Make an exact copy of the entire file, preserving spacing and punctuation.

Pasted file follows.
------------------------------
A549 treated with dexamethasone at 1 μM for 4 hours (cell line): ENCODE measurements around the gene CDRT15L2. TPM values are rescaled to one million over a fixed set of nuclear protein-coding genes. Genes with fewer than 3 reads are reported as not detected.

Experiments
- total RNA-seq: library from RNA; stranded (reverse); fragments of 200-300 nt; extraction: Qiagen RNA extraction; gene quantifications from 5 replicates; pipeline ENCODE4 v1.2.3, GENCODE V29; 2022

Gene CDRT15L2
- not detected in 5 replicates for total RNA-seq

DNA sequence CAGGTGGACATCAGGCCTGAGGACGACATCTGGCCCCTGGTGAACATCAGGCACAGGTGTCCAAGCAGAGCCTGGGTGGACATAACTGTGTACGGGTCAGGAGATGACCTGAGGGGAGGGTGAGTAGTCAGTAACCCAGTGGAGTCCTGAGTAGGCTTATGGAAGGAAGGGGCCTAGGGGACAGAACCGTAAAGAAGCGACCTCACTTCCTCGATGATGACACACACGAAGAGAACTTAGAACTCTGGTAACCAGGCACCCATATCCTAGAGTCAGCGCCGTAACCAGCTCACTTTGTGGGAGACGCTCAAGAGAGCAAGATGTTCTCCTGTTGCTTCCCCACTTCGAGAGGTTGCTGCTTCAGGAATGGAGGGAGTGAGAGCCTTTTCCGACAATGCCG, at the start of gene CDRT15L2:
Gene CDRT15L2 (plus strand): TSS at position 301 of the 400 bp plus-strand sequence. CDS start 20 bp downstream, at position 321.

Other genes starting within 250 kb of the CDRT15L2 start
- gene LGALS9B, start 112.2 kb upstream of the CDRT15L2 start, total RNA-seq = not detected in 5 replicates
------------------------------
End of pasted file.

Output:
A549 treated with dexamethasone at 1 μM for 4 hours (cell line): ENCODE measurements around the gene CDRT15L2. TPM values are rescaled to one million over a fixed set of nuclear protein-coding genes. Genes with fewer than 3 reads are reported as not detected.

Experiments
- total RNA-seq: library from RNA; stranded (reverse); fragments of 200-300 nt; extraction: Qiagen RNA extraction; gene quantifications from 5 replicates; pipeline ENCODE4 v1.2.3, GENCODE V29; 2022

Gene CDRT15L2
- not detected in 5 replicates for total RNA-seq

DNA sequence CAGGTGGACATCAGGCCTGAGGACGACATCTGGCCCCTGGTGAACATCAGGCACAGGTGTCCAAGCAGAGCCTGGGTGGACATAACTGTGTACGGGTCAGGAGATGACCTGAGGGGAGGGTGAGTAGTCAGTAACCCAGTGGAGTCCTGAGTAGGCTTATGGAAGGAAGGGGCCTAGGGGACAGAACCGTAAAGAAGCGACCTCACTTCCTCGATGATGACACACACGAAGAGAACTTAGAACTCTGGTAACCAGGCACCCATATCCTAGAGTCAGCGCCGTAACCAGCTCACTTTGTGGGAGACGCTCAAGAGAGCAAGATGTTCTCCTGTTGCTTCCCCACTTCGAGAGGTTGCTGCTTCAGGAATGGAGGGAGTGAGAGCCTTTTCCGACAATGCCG, at the start of gene CDRT15L2:
Gene CDRT15L2 (plus strand): TSS at position 301 of the 400 bp plus-strand sequence. CDS start 20 bp downstream, at position 321.

Other genes starting within 250 kb of the CDRT15L2 start
- gene LGALS9B, start 112.2 kb upstream of the CDRT15L2 start, total RNA-seq = not detected in 5 replicates